On 7 June, the prime minister dismissed the president of the national anti-corruption agency Instance nationale de lutte contre la corruption (INLUCC), Imed Boukhris. Boukhris was received the next day by Kais Saied, who lashed out against the "attacking of people who combat corruption". 

The president is unlikely, in this context, to swear in any replacement for Boukhris, meaning the INLUCC is now without a head. Both camps have retrenched, with neither able to make decisive inroads. There is no agreement on the conditions for dialogue, who should take part in it, or what the agenda should be. Meanwhile, public institutions are being progressively undermined.

"This 'catastrophic equilibrium of forces' creates the conditions for a 'Caesarian moment': a re-imagining led by a charismatic authority figure. The question is not when, but who"

The current crisis is the direct result of the 2019 elections, which failed to deliver a parliamentary majority and elected a president opposed to the majority parties. These results themselves express a rejection of the political class and the deadlock of "consensus" politics, without suggesting any solutions.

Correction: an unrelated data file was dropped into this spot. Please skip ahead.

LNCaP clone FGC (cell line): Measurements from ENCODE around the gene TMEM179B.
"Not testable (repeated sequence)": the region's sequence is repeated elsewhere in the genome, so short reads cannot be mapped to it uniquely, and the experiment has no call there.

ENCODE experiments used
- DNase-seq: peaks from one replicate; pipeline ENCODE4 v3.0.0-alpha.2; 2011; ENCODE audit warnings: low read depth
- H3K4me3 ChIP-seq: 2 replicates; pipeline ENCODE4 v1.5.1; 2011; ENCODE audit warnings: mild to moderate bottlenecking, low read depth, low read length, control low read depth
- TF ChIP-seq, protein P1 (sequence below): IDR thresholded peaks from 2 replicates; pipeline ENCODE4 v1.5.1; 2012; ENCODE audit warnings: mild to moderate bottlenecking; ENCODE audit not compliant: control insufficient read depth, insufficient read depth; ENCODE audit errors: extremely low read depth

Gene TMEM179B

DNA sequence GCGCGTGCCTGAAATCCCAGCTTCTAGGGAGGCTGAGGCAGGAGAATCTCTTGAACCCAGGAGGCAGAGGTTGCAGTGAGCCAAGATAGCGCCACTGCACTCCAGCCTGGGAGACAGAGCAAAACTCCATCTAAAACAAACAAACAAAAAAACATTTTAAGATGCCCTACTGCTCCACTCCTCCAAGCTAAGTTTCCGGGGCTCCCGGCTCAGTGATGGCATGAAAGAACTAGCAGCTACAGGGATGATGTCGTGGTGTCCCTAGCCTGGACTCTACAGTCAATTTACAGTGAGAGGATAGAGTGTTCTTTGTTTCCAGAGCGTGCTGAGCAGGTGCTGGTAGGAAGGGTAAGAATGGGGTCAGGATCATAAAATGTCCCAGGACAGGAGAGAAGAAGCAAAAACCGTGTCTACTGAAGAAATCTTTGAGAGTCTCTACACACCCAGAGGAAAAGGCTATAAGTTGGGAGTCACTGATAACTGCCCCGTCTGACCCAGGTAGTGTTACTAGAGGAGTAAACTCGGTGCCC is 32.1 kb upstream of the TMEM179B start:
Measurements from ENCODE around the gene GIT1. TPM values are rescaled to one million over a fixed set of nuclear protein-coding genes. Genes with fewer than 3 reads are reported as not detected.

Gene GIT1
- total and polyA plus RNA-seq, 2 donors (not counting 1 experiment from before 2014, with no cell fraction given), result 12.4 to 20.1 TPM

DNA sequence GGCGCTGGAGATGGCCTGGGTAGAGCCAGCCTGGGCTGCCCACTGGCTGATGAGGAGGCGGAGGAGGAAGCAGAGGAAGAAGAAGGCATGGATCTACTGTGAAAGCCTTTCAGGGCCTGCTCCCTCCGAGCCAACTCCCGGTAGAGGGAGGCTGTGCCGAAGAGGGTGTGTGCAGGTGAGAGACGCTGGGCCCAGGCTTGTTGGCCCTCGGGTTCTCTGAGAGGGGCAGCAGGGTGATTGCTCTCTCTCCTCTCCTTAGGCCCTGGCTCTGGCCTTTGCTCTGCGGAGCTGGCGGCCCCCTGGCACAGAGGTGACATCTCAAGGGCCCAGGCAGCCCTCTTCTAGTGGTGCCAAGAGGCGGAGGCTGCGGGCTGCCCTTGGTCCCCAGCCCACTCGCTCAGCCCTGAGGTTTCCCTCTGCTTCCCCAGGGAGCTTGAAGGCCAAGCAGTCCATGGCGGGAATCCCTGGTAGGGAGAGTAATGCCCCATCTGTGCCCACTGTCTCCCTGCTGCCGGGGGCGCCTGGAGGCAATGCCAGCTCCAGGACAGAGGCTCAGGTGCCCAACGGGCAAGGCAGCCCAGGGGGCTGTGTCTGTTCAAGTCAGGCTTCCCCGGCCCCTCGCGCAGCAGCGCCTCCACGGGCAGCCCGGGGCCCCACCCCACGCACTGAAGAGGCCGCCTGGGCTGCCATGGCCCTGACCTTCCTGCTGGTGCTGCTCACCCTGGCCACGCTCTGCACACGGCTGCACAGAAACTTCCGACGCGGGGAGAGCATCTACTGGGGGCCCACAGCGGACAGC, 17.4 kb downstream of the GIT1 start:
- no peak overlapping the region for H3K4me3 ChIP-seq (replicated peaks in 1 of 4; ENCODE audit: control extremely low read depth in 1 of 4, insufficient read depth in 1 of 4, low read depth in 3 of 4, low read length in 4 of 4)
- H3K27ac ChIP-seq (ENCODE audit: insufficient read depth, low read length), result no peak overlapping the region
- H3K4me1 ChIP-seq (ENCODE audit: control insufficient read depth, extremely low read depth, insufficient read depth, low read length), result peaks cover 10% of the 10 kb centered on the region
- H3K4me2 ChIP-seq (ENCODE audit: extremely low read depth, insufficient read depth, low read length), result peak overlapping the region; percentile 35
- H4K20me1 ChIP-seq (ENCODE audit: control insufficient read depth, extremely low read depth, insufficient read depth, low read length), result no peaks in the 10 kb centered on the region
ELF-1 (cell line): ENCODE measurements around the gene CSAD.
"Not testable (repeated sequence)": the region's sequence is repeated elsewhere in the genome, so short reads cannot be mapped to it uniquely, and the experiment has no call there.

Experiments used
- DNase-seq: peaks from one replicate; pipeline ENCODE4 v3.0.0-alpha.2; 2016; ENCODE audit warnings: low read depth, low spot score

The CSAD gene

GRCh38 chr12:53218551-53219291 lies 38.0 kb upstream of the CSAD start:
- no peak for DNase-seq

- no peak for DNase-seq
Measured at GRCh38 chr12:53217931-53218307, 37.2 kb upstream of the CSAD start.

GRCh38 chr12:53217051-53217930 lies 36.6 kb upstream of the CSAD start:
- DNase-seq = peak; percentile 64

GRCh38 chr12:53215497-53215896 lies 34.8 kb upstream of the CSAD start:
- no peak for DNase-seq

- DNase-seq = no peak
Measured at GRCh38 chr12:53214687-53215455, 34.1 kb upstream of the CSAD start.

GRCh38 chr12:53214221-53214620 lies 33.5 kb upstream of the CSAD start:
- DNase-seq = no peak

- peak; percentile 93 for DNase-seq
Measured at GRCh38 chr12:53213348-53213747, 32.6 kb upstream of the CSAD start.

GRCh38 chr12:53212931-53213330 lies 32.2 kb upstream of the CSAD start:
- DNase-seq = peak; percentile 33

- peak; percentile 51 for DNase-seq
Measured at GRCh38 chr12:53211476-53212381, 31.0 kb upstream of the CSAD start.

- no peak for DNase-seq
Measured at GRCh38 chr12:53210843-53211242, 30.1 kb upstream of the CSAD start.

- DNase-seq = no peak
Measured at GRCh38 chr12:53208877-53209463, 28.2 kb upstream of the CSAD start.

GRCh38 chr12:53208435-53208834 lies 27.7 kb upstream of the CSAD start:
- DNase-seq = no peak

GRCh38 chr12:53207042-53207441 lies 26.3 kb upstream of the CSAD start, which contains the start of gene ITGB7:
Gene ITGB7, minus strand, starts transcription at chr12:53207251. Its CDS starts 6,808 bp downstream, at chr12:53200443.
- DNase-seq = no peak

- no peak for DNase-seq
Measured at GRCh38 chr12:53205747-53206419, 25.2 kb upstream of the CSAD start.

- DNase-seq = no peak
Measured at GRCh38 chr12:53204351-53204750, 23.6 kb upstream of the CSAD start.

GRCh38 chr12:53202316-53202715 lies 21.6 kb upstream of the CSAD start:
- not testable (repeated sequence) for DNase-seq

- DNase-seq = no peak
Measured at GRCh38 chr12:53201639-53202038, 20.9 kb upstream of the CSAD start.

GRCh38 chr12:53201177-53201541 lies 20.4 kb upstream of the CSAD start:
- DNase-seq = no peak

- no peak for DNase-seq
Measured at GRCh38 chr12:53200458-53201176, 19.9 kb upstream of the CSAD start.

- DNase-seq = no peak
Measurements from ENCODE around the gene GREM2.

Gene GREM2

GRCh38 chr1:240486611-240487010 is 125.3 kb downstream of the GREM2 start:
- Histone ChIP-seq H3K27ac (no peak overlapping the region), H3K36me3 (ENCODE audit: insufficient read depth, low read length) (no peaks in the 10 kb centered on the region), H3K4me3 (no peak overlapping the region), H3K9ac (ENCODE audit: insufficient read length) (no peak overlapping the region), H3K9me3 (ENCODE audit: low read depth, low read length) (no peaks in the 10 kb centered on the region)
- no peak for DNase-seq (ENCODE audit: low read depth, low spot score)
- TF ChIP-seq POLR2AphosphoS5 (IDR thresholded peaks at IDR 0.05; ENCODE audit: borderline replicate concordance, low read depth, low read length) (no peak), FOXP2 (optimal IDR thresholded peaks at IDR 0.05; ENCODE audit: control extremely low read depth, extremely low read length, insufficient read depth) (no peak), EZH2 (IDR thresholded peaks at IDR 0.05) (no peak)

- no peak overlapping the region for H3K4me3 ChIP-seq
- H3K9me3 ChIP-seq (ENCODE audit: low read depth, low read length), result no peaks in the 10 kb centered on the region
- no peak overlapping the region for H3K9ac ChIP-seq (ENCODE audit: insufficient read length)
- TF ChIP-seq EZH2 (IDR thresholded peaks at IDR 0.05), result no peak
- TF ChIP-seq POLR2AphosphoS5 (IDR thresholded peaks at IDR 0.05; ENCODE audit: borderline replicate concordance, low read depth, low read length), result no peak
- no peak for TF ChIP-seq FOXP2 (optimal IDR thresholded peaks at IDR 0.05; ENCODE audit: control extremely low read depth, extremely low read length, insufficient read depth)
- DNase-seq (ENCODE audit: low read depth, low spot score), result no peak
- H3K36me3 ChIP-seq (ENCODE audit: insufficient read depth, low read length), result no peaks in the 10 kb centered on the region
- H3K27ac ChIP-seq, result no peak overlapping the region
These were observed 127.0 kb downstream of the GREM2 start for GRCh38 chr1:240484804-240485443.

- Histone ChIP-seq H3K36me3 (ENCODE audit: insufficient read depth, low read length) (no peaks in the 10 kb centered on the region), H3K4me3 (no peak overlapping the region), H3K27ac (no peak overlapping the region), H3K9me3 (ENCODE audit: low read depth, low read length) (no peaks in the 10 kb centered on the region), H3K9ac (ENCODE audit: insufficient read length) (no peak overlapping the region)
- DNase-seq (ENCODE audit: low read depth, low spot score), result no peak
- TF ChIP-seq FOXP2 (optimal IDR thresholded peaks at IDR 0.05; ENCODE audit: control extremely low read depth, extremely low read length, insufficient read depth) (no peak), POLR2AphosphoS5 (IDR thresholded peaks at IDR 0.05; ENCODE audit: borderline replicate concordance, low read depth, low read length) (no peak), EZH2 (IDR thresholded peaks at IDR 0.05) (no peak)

The situation has all the hallmarks of what Antonio Gramsci called a "crisis of hegemony", or "organic crisis": economic collapse, rule by a divided and delegitimised elite incapable of maintaining the political conditions to keep the system in operation; degradation of institutions; "anachronistic" parties "empty of social content" with their "heads in the clouds"; and subordinate social classes without representation, unable to challenge the power of the state. 

This "catastrophic equilibrium of forces" creates the conditions for a "Caesarian moment": a re-imagining led by a charismatic authority figure. 

The question is not when, but who.

This is Part I. Read Part II here.

Thierry Brésillon is a journalist, reporting from Tunis.

This article was originally published by our partners at OrientXXI.

Have questions or comments? Email us at: editorial-english@alaraby.co.uk

Opinions expressed in this article remain those of the author and do not necessarily represent those of The New Arab, its editorial board or staff.